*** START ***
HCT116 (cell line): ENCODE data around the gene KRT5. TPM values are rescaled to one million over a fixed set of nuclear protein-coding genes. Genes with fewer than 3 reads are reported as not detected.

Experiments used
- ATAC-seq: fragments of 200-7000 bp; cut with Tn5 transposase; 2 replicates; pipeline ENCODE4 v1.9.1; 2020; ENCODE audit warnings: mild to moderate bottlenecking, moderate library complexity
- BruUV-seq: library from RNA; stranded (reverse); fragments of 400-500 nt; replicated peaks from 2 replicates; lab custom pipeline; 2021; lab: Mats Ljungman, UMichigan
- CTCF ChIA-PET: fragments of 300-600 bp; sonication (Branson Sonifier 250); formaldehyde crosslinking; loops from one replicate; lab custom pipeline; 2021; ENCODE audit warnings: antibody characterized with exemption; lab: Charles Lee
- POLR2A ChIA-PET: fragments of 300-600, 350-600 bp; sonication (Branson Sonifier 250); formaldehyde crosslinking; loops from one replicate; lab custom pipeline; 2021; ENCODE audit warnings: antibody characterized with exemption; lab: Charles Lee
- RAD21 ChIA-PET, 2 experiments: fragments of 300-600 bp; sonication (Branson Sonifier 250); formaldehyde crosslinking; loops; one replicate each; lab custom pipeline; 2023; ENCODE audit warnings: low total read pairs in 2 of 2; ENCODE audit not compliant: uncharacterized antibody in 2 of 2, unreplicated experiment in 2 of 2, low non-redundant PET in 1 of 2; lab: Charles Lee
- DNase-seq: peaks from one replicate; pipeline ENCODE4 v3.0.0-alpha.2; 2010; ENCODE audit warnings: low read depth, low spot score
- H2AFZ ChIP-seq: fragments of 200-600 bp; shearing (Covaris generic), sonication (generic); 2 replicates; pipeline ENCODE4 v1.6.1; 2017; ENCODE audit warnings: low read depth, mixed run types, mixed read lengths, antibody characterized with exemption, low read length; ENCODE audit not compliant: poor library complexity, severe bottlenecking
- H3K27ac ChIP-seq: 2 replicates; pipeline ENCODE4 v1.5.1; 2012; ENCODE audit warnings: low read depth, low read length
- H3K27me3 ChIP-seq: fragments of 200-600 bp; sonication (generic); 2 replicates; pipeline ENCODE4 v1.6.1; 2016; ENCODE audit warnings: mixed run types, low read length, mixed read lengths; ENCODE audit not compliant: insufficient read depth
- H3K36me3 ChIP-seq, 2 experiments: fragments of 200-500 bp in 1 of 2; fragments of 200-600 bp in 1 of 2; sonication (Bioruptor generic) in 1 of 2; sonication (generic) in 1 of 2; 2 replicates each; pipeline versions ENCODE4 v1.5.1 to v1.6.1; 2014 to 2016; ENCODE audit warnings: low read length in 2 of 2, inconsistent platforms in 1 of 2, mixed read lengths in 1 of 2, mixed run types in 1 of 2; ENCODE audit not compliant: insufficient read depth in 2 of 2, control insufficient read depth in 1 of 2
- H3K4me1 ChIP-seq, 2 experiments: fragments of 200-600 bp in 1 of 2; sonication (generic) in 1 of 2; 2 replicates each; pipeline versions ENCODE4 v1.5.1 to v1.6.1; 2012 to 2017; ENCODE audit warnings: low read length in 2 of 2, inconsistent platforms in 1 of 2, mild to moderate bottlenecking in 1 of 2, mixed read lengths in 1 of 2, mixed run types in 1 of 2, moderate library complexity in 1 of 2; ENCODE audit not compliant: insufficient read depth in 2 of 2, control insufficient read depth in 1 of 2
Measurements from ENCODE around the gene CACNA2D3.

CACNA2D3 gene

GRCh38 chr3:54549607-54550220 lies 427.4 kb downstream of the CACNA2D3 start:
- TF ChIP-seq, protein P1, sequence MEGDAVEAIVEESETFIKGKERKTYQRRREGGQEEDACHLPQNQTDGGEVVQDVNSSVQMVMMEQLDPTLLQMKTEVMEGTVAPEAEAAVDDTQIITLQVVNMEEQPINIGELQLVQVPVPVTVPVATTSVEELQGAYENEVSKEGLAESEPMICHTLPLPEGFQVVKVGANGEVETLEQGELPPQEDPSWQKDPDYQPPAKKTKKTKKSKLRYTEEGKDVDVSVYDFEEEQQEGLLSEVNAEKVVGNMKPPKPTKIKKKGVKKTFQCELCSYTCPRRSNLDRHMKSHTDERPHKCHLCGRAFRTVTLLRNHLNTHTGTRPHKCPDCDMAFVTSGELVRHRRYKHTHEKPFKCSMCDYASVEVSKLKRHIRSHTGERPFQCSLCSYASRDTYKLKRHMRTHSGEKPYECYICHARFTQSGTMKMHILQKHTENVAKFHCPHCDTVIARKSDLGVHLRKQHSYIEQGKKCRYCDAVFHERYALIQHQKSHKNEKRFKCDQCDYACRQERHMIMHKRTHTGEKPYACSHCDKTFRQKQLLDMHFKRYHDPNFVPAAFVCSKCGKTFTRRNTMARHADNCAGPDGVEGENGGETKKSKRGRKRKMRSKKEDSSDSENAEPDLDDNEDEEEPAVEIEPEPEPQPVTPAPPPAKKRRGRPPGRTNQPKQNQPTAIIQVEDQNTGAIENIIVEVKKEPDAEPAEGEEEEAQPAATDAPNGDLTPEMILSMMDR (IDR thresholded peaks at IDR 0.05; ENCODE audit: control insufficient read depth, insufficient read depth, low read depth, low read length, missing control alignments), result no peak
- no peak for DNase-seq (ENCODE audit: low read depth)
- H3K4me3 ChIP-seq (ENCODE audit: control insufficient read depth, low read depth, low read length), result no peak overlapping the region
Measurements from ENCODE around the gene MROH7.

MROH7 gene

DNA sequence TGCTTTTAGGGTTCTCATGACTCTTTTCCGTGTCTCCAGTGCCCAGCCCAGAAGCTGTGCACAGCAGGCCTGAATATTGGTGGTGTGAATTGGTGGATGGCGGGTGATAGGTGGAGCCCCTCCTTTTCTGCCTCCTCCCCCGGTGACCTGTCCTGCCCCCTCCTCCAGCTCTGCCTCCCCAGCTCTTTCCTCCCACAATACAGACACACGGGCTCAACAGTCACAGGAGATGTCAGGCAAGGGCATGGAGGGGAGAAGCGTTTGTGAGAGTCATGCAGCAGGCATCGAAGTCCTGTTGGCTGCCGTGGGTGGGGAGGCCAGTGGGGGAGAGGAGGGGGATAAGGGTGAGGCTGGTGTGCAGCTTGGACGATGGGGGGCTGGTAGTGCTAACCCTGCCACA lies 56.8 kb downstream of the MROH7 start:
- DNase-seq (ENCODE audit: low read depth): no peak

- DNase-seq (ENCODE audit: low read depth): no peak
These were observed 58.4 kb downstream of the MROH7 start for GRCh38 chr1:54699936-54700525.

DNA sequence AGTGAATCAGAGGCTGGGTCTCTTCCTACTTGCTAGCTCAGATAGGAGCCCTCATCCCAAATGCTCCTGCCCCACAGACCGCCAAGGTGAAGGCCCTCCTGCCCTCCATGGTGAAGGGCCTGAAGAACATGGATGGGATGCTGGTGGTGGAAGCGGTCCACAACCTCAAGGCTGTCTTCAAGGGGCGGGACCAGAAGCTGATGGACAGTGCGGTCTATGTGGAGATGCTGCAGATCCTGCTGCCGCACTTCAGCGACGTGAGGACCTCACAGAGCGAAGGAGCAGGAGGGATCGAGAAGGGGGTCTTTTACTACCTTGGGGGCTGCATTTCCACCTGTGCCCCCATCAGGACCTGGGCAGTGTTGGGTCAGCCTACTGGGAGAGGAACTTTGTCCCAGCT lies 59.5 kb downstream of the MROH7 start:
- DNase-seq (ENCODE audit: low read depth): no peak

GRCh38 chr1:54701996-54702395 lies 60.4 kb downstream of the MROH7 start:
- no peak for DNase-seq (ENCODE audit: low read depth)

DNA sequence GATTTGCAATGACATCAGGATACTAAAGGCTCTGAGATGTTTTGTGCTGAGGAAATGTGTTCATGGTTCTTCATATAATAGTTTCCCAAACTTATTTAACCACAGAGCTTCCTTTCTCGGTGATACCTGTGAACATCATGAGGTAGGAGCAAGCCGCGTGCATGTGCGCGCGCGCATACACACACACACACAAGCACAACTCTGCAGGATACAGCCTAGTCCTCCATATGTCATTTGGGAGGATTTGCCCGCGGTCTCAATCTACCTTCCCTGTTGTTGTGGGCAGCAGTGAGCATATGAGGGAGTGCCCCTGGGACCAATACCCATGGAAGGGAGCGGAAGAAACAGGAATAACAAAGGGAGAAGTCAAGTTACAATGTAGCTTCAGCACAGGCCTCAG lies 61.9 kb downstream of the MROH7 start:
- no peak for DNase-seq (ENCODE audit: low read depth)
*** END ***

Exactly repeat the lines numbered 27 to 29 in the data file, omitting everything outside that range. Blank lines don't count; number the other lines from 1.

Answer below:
- DNase-seq (ENCODE audit: low read depth): no peak

GRCh38 chr1:54701996-54702395 lies 60.4 kb downstream of the MROH7 start:
- no peak for DNase-seq (ENCODE audit: low read depth)